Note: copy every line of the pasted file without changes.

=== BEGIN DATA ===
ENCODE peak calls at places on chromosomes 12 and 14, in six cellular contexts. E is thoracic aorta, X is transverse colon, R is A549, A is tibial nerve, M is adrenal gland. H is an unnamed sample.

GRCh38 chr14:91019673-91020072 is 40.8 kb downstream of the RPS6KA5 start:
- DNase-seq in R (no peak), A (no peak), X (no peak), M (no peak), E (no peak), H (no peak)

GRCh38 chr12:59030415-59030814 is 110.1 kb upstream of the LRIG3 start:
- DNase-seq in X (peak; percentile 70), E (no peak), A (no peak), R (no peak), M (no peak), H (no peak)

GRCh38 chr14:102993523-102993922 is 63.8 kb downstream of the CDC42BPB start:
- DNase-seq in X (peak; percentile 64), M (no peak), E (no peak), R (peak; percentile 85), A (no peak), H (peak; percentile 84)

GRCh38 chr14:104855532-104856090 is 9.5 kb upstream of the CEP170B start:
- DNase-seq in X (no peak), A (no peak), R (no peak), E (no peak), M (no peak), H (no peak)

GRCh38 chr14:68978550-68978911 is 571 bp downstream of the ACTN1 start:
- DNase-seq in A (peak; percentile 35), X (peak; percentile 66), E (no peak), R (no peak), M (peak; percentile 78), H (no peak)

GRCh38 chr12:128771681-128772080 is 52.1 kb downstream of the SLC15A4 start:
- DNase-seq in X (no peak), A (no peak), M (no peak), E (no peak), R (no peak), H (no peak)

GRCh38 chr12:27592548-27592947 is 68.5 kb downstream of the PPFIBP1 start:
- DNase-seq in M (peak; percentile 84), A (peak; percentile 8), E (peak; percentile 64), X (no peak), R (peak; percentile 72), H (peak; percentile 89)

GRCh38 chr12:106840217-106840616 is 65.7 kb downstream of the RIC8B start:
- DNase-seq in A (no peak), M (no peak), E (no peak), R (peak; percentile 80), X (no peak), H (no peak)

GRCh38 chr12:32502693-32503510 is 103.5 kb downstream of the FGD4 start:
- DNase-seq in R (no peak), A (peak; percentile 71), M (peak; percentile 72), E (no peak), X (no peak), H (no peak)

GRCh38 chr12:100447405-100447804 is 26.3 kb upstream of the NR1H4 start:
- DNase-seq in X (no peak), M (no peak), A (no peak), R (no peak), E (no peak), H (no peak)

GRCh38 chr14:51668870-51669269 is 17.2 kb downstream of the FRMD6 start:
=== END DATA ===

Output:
ENCODE peak calls at places on chromosomes 12 and 14, in six cellular contexts. E is thoracic aorta, X is transverse colon, R is A549, A is tibial nerve, M is adrenal gland. H is an unnamed sample.

GRCh38 chr14:91019673-91020072 is 40.8 kb downstream of the RPS6KA5 start:
- DNase-seq in R (no peak), A (no peak), X (no peak), M (no peak), E (no peak), H (no peak)

GRCh38 chr12:59030415-59030814 is 110.1 kb upstream of the LRIG3 start:
- DNase-seq in X (peak; percentile 70), E (no peak), A (no peak), R (no peak), M (no peak), H (no peak)

GRCh38 chr14:102993523-102993922 is 63.8 kb downstream of the CDC42BPB start:
- DNase-seq in X (peak; percentile 64), M (no peak), E (no peak), R (peak; percentile 85), A (no peak), H (peak; percentile 84)

GRCh38 chr14:104855532-104856090 is 9.5 kb upstream of the CEP170B start:
- DNase-seq in X (no peak), A (no peak), R (no peak), E (no peak), M (no peak), H (no peak)

GRCh38 chr14:68978550-68978911 is 571 bp downstream of the ACTN1 start:
- DNase-seq in A (peak; percentile 35), X (peak; percentile 66), E (no peak), R (no peak), M (peak; percentile 78), H (no peak)

GRCh38 chr12:128771681-128772080 is 52.1 kb downstream of the SLC15A4 start:
- DNase-seq in X (no peak), A (no peak), M (no peak), E (no peak), R (no peak), H (no peak)

GRCh38 chr12:27592548-27592947 is 68.5 kb downstream of the PPFIBP1 start:
- DNase-seq in M (peak; percentile 84), A (peak; percentile 8), E (peak; percentile 64), X (no peak), R (peak; percentile 72), H (peak; percentile 89)

GRCh38 chr12:106840217-106840616 is 65.7 kb downstream of the RIC8B start:
- DNase-seq in A (no peak), M (no peak), E (no peak), R (peak; percentile 80), X (no peak), H (no peak)

GRCh38 chr12:32502693-32503510 is 103.5 kb downstream of the FGD4 start:
- DNase-seq in R (no peak), A (peak; percentile 71), M (peak; percentile 72), E (no peak), X (no peak), H (no peak)

GRCh38 chr12:100447405-100447804 is 26.3 kb upstream of the NR1H4 start:
- DNase-seq in X (no peak), M (no peak), A (no peak), R (no peak), E (no peak), H (no peak)

GRCh38 chr14:51668870-51669269 is 17.2 kb downstream of the FRMD6 start: